Oracle (NASDAQ:ORCL) is the global leader in developing database management software products, with a market share of over 48% in relational databases. The company generates approximately $13 billion in revenues from its database products, with the divisional top line growing at an annualized growth rate of 11.4% between 2008 and 2012. One of the major factors supporting this strong growth in database revenues for the company is the rapid expansion in machine generated data.
While expanding data should drive sales for database management systems (DBMS), the ongoing cloud migration along with rapid adoption of SAP’s HANA database could pose challenges to Oracle’s future growth. To keep pace with the ongoing cloud adoption, Oracle launched its latest database version, 12c, that provides an option to plug to cloud. The 12c database is Oracle’s first attempt to grab the cloud opportunity and provide leaner database versions that are agile and resourceful.
- Oracle Q2 Earnings: Past Bookings Boost Cloud Revenues; No Respite for On-Premise Business
- Oracle’s Cloud Growth Likely Continued in Q2, But Will It Be Enough?
- Oracle Has Grand Plans For Cloud Computing – But Is It Too Late To The Party?
- Oracle Earnings: Rapid Growth In Cloud Offset By Weak On-Premise Business
- Aggressive Selling Tactics Likely to Have Lifted Oracle’s Cloud Revenues in Q1, But at What Cost?
- Can Oracle’s Expansion Plans in China Overcome Nationalistic Tendencies and Heavy Competition?
Big Data and Analytics Lead To Exponential Data Expansion
Technology research firm IDC predicts that unstructured data being generated globally should grow at an annualized rate between 40% – 50% through 2020.  This hyper-growth in data is driven by increasing automation of various business as well as day-to-day processes across the globe. However, this increase in automation tools resulted in a steep expansion in unstructured data, which is hard to process and analyse automatically through existing database technologies. This difficulty in automatically processing large chunks of unsorted, unstructured data have been resolved through new analytical architectures and frameworks such as Hadoop.
Looking ahead, we believe that unstructured data would continue to outpace the growth in structured data as global technological advancement continues. This growth in unstructured data leads to the development of faster and agile data processing tools. In addition to the prospects of innovation in big data tools, we could see an amalgamation of databases and processing tools such as the SAP HANA going forward.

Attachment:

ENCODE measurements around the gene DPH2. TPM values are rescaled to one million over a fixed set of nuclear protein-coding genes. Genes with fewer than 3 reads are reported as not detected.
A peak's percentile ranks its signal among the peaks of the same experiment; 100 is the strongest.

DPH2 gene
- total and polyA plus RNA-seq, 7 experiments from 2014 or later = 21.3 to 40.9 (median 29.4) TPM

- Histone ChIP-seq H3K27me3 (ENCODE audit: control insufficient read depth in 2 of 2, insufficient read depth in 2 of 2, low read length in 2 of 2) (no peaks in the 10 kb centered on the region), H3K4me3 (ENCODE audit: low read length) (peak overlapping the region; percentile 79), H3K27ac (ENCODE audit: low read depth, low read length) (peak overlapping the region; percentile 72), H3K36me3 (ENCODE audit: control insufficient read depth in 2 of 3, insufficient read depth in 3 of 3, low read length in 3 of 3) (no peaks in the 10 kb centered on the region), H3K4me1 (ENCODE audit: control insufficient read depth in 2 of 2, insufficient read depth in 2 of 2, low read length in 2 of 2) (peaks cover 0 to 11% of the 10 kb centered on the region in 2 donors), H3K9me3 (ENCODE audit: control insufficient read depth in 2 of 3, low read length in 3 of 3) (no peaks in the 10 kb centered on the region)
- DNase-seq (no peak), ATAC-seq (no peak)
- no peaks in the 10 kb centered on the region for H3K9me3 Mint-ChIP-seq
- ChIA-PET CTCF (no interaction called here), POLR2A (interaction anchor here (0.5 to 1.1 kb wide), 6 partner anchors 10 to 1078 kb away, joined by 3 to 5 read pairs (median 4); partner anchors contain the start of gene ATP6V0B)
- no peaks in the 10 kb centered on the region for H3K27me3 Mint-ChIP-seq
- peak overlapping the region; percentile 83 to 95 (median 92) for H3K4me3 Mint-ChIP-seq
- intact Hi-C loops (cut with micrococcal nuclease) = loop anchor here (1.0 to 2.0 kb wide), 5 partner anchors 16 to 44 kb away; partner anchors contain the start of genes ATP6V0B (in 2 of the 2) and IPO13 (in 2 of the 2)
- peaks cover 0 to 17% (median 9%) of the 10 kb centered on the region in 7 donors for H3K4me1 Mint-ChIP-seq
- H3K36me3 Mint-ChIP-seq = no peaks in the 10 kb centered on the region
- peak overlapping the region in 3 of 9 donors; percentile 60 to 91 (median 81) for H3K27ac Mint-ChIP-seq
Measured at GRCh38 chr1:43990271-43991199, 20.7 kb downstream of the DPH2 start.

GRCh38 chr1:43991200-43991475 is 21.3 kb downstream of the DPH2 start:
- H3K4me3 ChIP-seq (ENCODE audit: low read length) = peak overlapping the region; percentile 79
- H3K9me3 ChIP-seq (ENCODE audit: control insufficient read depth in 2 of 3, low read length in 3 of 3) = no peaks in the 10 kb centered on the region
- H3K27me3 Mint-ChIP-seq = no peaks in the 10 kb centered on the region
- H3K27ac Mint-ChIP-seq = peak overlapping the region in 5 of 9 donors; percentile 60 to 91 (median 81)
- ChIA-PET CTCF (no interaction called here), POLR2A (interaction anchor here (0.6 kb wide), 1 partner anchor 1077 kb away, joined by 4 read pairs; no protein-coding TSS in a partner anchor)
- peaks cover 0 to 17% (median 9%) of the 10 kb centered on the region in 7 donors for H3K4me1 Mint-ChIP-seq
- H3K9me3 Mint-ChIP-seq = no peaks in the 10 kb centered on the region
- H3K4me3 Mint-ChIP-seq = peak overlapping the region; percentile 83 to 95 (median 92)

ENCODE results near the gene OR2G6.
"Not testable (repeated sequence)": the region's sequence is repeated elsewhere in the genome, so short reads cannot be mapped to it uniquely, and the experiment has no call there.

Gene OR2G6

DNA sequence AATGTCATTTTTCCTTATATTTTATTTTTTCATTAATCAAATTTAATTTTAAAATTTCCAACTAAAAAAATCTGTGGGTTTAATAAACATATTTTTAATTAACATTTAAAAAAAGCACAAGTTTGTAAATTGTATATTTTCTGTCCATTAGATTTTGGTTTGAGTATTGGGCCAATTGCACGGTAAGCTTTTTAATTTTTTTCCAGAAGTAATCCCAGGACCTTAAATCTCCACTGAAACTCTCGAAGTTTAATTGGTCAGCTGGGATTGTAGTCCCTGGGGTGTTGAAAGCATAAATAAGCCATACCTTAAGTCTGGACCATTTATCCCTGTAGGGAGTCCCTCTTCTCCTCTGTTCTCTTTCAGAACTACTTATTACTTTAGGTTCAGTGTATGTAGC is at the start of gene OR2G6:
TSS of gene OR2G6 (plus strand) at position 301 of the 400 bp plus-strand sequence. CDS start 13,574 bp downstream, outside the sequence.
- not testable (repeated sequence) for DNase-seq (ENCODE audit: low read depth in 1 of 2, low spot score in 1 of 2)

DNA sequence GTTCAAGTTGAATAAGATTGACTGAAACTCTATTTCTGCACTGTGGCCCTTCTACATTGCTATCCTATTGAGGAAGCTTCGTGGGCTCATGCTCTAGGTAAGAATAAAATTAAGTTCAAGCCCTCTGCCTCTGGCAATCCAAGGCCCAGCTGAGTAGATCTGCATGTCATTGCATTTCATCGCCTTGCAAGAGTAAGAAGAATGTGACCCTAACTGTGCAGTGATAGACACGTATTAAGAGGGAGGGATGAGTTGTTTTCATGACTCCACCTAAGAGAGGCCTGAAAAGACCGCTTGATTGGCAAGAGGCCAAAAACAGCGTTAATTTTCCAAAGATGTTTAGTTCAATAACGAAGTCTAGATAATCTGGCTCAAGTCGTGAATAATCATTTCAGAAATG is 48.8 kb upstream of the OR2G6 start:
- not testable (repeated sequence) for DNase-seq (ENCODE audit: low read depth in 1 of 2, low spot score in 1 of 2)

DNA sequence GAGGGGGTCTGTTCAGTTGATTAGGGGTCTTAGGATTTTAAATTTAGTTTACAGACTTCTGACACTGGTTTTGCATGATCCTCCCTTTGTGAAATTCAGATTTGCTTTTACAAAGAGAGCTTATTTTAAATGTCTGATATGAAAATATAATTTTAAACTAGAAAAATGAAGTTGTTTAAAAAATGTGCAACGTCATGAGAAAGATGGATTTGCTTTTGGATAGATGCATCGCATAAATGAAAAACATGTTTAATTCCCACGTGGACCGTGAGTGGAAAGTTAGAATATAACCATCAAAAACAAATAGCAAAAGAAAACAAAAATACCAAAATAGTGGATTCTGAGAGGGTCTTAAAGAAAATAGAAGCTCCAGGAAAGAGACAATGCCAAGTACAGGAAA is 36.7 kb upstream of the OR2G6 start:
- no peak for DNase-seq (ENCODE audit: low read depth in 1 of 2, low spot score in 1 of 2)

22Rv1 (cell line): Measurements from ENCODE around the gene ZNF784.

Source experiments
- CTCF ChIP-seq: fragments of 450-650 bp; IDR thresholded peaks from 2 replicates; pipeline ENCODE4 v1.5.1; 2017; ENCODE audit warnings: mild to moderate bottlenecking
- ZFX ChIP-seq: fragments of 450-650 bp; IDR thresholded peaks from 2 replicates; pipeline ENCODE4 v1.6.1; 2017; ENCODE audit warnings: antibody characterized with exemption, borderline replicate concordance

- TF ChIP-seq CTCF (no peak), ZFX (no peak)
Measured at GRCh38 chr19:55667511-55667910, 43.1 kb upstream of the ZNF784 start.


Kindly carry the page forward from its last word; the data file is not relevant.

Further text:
Competitors Pose Challenges To Oracle’s Database Leadership
Oracle is the leader of the relational database market, accounting for almost half of global database sales.  In the past, competitors such as IBM, Microsoft and SAP posed little threat to the company’s market leadership. However, continued weakness in corporate IT budgets, and an increasing need for agility and resourcefulness is driving innovation within the global IT industry. In addition to the weakness in the IT industry, cloud adoption from small and large enterprises alike are forcing on-premise software developers to adapt to the cloud wave.
German software giant SAP grabbed the first mover advantage by launching a hybrid database offering called the HANA in 2010. The in-memory HANA database offered the agility of an on-demand offering and the security of an on-premise offering, by utilizing the server’s main memory instead of the hard-drive to store queried information and eliminating seek times. The product has seen tremendous traction since its launch, and we believe that the product could challenge Oracle’s leadership position in the database market. Additionally, Oracle’s databases are costlier than other databases in the market and require specialized technical staff for implementation. Given that IT industry spending is weak, corporates would migrate towards less expensive offerings such as Microsoft or SAP solutions that can be implemented and maintained at lower expenses.
However, on the flipside, demand for Oracle’s databases should not fade away quickly as these databases are renowned for their complexity and security, attracting large enterprises with rich IT budgets. Additionally, a switch in databases from one provider to another could pose the risk of data loss or corruption. We believe that Oracle would face stiff competition from providers such as SAP. However, the company’s newest in-memory offering could bolster growth prospects going forward. The multitenant option of the 12c database offers rapid provisioning for plugable databases, from a single physical container database such as the Oracle Enterprise Manager for businesses demanding agility. We forecast Oracle to marginally expand its database market share going forward supported by greater sales of its in-memory 12c database.Notes:
- THE DIGITAL UNIVERSE IN 2020: Big Data, Bigger Digital Shadows, and Biggest Growth in the Far East, idc.com, December 2012 [↩]
- Oracle is #1 in the RDBMS Market Share Worldwide for 2012, oracle.com [↩]